Book Review | Rating – 4/5 | Genre – NonFiction / Essays
Another book where I’m not entirely sure how I came to owning it. I want to say it might’ve been a gift for Christmas or my birthday; based only the fact I rarely spend money so they’re the only options for me receiving books. However, what I do know is that I was very excited to receive this book. I’ve always admired Neil Gaiman’s books and TV shows that he has written or inspired. Therefore, it was a perfect choice for me to pick up and read what Gaiman had to say about other books and authors. So, here is what I thought of this collection…
This collection will draw you in to exchanges on making good art and Syrian refugees, the power of a single word and playing the kazoo with Stephen King, writing about books, comics and the imagination of friends, being sad at the Oscars and telling lies for a living. Here Neil Gaiman opens our minds to the people he admires and the things he believes might just mean something – and welcomes us to the conversation too. (Check it out here).
What did I think?
I’ll start off with the only bad part of the reading experience. This was the reason for me not giving it the full 5/5 rating. The book was very long. I think it may have been through fault of my own, but it took me forever to read the book, at some points wondering if I would ever get to the end. A solution to this could’ve been to read it in parts, instead of going through all of the essays in one sitting.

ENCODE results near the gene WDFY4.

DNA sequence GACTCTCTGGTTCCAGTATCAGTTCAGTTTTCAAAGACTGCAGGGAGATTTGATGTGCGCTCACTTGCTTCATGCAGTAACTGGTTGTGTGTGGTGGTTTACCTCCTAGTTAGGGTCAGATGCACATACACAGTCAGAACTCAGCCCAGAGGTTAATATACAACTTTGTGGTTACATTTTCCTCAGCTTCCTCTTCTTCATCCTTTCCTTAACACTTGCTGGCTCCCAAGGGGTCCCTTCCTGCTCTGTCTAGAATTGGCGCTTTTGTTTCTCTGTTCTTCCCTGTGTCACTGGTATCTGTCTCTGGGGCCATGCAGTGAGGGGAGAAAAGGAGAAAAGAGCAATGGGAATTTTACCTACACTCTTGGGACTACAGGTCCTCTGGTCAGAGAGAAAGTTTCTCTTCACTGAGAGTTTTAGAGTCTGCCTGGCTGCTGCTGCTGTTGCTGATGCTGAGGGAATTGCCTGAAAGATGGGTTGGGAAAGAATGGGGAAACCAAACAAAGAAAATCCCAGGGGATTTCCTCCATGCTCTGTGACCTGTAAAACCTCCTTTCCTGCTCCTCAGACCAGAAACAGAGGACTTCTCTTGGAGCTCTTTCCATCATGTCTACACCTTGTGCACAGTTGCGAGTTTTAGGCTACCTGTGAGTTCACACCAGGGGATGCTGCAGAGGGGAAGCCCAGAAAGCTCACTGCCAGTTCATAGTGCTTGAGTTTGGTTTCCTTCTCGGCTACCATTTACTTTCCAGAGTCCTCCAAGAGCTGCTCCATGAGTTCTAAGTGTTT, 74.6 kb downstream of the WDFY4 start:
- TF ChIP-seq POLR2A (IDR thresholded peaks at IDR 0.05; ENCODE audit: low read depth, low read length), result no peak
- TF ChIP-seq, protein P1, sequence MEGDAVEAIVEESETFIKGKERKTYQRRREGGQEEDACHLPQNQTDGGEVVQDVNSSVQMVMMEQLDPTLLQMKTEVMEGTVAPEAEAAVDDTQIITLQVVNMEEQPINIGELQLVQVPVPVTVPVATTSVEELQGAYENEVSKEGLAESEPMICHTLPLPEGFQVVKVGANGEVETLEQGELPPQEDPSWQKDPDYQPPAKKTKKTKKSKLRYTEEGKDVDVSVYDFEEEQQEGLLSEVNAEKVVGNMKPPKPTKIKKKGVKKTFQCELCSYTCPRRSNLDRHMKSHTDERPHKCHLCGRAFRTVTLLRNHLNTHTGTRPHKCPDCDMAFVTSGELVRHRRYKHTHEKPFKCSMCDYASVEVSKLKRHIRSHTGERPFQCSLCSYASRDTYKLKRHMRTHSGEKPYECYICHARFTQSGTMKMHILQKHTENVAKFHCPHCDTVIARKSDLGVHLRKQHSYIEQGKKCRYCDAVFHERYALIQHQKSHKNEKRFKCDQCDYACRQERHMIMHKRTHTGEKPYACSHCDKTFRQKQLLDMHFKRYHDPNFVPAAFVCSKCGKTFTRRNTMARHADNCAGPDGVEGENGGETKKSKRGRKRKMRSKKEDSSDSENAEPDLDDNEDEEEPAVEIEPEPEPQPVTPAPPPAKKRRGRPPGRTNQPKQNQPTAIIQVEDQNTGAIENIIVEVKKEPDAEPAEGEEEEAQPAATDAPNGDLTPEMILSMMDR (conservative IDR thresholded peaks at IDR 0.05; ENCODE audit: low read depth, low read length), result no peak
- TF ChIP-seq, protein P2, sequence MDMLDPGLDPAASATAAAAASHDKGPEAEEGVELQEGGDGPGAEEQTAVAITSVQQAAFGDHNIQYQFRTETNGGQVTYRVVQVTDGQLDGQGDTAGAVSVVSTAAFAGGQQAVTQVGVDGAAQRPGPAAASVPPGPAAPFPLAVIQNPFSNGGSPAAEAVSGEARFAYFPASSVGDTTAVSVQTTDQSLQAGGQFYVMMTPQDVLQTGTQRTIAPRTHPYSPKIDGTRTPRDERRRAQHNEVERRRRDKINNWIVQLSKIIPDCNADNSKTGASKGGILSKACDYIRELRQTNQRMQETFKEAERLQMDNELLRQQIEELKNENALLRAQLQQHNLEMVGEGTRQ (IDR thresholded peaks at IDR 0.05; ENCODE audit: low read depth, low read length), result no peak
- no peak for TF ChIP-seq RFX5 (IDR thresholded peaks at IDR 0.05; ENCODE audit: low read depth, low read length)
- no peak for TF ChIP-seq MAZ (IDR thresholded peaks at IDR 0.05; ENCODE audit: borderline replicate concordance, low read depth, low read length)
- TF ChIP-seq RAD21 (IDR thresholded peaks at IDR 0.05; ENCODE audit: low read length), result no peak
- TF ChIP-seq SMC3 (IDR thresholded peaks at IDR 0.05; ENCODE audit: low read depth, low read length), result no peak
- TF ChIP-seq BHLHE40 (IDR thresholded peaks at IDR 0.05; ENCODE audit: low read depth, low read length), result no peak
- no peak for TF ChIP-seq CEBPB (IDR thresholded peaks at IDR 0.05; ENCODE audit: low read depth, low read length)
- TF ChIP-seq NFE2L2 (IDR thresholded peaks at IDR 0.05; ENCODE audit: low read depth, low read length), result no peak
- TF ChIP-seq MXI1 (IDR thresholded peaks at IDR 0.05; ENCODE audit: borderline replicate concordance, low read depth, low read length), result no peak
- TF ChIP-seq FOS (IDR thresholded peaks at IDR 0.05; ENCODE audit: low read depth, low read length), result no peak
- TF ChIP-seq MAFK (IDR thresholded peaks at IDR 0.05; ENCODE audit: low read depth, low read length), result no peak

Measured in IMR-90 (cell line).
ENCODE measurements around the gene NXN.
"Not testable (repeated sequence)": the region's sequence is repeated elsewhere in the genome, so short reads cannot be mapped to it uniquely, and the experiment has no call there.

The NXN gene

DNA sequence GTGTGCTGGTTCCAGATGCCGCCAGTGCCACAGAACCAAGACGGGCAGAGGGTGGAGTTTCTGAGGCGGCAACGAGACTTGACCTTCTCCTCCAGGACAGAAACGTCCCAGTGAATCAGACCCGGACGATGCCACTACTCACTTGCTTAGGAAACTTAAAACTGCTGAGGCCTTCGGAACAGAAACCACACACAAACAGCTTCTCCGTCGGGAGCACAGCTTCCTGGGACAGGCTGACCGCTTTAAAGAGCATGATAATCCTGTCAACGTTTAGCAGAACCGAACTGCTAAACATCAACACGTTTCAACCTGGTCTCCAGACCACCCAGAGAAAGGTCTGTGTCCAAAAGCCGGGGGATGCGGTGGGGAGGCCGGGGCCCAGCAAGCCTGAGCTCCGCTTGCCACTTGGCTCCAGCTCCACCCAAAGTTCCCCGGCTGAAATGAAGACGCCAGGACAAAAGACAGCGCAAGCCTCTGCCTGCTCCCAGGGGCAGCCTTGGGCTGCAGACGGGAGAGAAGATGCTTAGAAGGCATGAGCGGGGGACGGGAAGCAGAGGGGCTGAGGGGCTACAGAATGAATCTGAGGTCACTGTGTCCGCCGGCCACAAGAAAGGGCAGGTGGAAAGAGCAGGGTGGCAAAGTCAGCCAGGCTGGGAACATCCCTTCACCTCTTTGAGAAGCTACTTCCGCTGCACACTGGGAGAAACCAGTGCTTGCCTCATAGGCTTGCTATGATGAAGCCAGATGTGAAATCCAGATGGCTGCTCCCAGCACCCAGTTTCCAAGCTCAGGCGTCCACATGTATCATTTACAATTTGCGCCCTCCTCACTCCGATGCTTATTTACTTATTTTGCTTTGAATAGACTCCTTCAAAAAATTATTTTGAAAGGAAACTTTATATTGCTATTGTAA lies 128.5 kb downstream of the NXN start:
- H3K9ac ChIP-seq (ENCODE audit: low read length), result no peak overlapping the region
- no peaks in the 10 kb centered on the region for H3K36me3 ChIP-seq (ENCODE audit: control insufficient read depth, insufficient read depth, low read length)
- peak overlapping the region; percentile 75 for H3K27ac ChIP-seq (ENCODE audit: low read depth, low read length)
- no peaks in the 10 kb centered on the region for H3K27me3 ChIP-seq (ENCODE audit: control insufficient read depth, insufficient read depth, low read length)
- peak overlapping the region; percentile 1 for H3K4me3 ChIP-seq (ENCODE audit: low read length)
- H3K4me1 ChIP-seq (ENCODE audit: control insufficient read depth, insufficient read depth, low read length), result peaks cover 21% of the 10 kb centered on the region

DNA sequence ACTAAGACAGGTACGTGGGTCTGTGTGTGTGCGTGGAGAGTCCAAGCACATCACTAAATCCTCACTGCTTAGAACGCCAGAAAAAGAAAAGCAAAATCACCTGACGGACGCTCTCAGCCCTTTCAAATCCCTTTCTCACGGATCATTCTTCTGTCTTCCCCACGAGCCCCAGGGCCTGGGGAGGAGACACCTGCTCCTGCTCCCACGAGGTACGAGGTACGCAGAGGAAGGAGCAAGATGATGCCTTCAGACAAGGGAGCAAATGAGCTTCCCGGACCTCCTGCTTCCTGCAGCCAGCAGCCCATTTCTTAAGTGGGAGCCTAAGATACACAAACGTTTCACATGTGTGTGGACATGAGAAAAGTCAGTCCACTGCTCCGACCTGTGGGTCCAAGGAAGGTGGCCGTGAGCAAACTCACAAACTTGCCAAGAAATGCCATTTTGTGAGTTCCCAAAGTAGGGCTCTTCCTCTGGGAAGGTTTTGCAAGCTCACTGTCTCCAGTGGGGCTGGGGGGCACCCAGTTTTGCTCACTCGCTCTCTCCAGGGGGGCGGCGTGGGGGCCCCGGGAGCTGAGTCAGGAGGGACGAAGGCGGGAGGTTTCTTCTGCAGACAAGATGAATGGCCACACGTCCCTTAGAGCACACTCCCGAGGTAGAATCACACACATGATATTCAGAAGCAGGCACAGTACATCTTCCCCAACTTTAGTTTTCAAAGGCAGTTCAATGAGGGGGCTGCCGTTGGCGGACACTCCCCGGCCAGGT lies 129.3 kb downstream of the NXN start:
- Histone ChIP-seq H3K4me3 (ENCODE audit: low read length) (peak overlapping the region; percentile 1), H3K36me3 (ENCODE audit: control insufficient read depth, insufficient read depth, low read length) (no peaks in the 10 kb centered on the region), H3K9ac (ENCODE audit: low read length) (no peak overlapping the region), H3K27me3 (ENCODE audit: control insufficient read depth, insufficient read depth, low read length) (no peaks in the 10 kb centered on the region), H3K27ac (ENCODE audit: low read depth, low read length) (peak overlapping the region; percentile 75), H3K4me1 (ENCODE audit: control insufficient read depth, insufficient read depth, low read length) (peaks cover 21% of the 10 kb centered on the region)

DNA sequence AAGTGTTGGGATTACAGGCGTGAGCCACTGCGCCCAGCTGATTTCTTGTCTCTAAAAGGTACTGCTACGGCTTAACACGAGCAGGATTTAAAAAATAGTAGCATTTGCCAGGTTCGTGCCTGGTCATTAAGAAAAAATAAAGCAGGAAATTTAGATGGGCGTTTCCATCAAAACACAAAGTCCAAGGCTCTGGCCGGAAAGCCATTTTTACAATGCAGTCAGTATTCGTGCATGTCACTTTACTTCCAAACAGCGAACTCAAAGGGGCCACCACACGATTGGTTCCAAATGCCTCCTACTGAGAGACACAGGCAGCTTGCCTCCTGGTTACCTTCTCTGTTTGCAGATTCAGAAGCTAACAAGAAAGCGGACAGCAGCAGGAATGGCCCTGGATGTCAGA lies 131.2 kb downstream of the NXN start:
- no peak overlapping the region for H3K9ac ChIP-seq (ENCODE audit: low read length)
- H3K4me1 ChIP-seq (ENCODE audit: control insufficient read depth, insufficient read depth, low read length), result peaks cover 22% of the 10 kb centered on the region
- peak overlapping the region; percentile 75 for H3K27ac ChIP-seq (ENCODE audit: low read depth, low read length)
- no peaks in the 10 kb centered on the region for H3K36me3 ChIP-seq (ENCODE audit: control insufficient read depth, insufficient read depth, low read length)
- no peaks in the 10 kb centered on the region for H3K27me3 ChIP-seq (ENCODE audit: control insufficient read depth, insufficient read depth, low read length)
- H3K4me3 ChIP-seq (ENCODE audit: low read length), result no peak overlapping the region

Now, on to the good bits! As was expected I thoroughly enjoyed what I read; it was great to delve into the mind of Neil Gaiman; seeing what he thinks about his own work or even the works of some of his own favourite authors. He has such an interesting mind, and some brilliant thoughts on writing and the creative process.
I think my favourite part of the collection was being able to read the speeches that he’d given at various conventions or university graduations. With the way Gaiman writes its easy to visualise what he is talking about and really feel like you’re there listening to him.
Reasons to read The View from the Cheap Seats…
- Thought-provoking essays: What I really took from the collection was how interesting some of Neil Gaiman’s ideas are. There were moments where I wasn’t entirely in agreement with him; which, after reading a chapter where he even tells people to disagree with him. Then of course, there were many more ideas that I was fully on-board with.
- Wonderfully written: One oft he main reasons I love reading Neil Gaiman’s work is that he has such a wonderful way with words. I was able to fully visualise the speeches he was giving, feeling like I was really sat there listening to him speak.
At the end of the day…
I really enjoyed reading the collection. If I come round to reading it again, it may be a bit at a time; maybe I’ll go back and read specific essays. Yeah it was a little long to read it all in one go, but it is a really interesting insight into Gaiman’s thoughts on books and writing. Having now finished the collection it has given me a number of things to think about when it comes to my own writing.